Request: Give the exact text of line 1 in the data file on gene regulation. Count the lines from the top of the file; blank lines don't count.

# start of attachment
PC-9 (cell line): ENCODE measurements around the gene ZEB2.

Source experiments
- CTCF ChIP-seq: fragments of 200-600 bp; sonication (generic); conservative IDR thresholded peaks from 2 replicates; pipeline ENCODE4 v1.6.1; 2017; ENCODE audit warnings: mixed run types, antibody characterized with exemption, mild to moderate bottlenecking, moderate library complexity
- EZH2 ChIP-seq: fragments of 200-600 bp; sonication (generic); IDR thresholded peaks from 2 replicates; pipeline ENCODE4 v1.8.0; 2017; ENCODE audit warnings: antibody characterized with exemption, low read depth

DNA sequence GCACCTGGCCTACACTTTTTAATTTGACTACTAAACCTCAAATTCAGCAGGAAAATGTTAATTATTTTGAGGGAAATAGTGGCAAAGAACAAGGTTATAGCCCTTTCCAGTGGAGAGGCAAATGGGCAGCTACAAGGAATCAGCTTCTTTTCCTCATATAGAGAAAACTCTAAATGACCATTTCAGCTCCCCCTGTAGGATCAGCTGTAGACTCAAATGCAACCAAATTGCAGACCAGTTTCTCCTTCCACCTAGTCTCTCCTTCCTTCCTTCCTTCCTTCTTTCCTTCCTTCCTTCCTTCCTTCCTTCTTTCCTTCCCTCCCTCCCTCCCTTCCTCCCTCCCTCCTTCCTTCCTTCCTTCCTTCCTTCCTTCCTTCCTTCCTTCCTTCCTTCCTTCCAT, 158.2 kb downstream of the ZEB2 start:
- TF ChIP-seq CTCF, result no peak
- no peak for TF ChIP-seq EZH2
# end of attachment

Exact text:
PC-9 (cell line): ENCODE measurements around the gene ZEB2.